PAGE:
Giving it a bash – battling invaders in the Park

If you enjoy the British countryside, you’ve likely heard about the challenges of dealing with non-native invasive species. These include critters large (such as American Mink) and small (New Zealand Flatworms), as well as a number of plants and shrubs. These include Rhododendron Ponticum, Himalayan Balsam, and Japanese Knotweed.

Typically introduced to the British Isles as ornamental plants in the Victoria era, they soon ran rampant and became widespread, often with unanticipated and unwelcome effects on existing ecosystems. The Rhododendron, for example, spreads quickly, and creates dense sprawling thickets. This allows it to outcompete native plant species which are unable to prosper due to insufficient light. Very few creatures enjoy eating Rhododendron to help keep them in check – tough foliage and toxins in the leaves deter most herbivores.

For my first outings as a volunteer with Loch Lomond and The Trossachs National Park, I’ve been helping with “rhoddie bashing”, and eradicating some of these invaders! Most recently, I joined a team of Rangers and other volunteers near Loch Achray in The Trossachs. It’s a beautiful spot, with Highland cattle in the nearby fields, feral goats roaming the grounds, and views over to Ben A’an, a distinctive little peak famed for a rewarding climb.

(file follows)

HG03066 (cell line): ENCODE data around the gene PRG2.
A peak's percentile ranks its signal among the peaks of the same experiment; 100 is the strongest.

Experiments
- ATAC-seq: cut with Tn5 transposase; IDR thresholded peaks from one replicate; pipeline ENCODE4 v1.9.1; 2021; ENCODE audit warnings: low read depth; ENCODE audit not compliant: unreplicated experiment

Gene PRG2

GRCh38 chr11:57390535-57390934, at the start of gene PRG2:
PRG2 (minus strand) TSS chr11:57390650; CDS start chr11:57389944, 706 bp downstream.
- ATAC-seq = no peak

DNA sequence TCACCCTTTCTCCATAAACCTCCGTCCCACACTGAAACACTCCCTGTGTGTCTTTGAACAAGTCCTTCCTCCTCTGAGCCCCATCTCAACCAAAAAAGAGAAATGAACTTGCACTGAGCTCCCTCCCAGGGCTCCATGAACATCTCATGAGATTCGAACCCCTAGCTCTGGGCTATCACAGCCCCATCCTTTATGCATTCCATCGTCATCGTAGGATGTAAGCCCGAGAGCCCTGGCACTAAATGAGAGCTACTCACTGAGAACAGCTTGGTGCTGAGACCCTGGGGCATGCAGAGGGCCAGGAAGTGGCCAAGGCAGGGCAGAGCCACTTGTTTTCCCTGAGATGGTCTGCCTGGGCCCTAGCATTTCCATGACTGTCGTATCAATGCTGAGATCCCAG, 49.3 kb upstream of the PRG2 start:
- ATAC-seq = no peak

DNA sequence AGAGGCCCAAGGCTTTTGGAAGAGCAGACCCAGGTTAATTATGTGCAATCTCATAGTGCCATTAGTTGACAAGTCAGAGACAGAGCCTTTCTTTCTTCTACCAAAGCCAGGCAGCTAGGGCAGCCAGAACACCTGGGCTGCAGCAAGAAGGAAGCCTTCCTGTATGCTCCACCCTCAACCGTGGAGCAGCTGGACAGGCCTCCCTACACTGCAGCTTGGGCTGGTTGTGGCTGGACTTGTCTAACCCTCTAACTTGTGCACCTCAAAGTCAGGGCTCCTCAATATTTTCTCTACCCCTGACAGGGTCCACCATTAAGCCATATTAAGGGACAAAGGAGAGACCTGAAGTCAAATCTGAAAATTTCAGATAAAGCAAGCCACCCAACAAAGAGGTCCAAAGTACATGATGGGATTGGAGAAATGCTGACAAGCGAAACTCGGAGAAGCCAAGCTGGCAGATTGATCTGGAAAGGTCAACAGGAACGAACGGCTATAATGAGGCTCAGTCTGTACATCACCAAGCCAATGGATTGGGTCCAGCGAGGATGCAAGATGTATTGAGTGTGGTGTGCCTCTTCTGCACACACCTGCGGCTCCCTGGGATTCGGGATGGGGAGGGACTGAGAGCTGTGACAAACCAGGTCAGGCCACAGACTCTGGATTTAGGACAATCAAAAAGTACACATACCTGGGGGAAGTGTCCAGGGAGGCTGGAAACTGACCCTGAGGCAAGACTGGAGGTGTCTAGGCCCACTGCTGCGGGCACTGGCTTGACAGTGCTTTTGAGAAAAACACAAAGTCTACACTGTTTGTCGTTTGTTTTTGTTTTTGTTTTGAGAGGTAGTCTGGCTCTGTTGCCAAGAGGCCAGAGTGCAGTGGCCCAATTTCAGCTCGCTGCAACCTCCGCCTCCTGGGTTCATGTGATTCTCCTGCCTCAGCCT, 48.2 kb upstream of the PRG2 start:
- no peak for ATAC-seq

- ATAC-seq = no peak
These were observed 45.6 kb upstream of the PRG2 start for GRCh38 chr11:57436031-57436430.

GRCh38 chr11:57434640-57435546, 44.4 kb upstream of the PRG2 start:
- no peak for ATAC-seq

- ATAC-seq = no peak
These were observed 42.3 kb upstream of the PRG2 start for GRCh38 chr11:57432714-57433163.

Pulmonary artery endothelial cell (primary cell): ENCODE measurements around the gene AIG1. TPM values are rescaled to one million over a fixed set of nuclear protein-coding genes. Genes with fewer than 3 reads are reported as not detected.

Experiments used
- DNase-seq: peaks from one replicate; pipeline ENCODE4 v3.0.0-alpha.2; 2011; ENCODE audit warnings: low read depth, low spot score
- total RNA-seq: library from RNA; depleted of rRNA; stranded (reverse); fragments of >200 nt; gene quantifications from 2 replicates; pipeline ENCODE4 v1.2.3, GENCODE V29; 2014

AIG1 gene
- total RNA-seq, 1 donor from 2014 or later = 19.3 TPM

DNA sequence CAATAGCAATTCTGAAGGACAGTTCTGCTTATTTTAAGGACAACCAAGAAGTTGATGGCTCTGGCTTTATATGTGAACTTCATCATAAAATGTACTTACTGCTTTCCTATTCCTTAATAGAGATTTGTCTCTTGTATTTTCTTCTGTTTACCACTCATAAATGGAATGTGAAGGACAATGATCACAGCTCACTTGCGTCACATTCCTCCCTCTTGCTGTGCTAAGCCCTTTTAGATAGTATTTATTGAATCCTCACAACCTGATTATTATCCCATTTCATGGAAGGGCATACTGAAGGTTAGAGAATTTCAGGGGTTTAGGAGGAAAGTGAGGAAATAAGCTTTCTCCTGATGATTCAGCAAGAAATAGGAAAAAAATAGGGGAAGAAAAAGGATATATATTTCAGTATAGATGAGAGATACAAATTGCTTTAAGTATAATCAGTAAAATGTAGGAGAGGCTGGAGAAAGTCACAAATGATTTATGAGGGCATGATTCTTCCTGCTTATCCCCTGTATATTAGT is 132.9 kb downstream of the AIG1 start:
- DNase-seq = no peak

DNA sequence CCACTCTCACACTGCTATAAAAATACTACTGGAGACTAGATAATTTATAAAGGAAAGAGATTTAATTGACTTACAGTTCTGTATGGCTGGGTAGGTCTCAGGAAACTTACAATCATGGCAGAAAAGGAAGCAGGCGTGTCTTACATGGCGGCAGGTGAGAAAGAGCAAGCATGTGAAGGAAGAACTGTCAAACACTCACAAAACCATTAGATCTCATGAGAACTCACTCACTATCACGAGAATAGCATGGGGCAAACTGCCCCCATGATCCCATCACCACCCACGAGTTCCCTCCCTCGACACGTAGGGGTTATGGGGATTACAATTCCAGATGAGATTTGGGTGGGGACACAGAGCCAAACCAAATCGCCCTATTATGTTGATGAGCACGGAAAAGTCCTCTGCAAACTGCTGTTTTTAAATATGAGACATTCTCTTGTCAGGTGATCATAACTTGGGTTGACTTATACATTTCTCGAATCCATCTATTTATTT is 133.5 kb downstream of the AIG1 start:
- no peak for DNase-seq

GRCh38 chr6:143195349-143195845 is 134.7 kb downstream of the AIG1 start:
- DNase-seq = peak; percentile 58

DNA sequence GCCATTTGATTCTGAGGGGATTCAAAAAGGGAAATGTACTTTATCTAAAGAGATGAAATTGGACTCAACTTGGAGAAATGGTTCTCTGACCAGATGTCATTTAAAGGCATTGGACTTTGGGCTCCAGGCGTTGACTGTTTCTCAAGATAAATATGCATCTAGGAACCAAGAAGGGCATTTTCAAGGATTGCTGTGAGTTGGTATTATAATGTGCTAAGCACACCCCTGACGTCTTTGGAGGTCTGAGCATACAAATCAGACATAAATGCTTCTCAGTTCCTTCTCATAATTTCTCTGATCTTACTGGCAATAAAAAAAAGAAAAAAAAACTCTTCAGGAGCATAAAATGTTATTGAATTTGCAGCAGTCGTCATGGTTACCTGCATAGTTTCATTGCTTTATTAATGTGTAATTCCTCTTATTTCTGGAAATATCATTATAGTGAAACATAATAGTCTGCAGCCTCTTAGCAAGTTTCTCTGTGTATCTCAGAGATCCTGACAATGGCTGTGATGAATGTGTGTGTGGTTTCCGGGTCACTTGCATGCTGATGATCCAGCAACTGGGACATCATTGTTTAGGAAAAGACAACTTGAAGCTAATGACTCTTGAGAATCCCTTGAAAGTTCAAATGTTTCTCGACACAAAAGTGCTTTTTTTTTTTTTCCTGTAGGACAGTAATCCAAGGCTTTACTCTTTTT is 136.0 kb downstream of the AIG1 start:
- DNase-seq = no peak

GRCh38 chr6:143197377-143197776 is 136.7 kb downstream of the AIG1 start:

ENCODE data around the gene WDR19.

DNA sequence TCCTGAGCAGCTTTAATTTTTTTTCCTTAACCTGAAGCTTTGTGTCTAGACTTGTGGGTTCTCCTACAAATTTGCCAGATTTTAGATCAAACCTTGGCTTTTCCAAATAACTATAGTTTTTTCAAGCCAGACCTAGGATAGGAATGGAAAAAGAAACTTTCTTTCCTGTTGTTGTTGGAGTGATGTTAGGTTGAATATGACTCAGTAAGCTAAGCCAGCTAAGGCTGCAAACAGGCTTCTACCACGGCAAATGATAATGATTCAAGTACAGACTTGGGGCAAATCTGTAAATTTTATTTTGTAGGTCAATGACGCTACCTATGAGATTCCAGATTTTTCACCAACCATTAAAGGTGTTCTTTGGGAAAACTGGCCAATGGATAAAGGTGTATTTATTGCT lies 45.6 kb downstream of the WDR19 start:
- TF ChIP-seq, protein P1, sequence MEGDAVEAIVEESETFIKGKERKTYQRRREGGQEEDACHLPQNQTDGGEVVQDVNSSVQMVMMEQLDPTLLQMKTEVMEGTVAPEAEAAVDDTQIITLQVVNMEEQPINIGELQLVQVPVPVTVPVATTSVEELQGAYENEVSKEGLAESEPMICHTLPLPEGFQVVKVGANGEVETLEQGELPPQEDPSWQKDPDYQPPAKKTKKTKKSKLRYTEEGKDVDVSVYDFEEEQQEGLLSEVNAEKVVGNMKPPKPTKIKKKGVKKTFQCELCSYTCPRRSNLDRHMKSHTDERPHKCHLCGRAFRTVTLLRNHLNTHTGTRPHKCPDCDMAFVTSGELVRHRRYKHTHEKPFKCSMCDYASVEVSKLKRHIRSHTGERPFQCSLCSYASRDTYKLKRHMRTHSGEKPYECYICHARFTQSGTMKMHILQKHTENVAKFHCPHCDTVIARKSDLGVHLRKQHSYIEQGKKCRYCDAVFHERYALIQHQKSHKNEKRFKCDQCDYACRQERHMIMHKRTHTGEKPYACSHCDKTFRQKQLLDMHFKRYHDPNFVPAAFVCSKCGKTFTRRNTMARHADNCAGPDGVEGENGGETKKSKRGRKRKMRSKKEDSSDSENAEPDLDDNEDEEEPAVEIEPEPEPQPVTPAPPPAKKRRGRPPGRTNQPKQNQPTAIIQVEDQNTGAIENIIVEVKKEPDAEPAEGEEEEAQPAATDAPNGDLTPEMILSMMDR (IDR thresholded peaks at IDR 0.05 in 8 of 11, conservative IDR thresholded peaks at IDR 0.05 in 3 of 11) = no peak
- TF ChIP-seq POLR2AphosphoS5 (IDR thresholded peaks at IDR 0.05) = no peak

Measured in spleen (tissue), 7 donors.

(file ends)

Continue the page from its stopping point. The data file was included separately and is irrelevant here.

View of Ben A'an from the work site
View of Ben A’an from the work site

It’s very physical work felling, uprooting and stacking the cut stands off Rhododendron, but immensely satisfying. Often the thickets were many times taller than we were, and formed dark woody caves of twisted branches and glossy leaves.

Essential rhoddie bashing equipment!
Essential rhoddie bashing equipment!

It is joyous watching the stacks of cut brash grow taller and realising that, after a few hours of work, ample sunlight now reaches the ground to give native life a foothold. Most enjoyable is the teamwork and camaraderie amongst the staff and volunteers, all of whom share a passion for the outdoors and who have interesting stories of their own.

Volunteering is often described as a way to “recharge your soul”, and after a hard day’s work amidst the smells of cut wood and greenery, with lovely people in beautiful surroundings, it is something I would heartily recommend.

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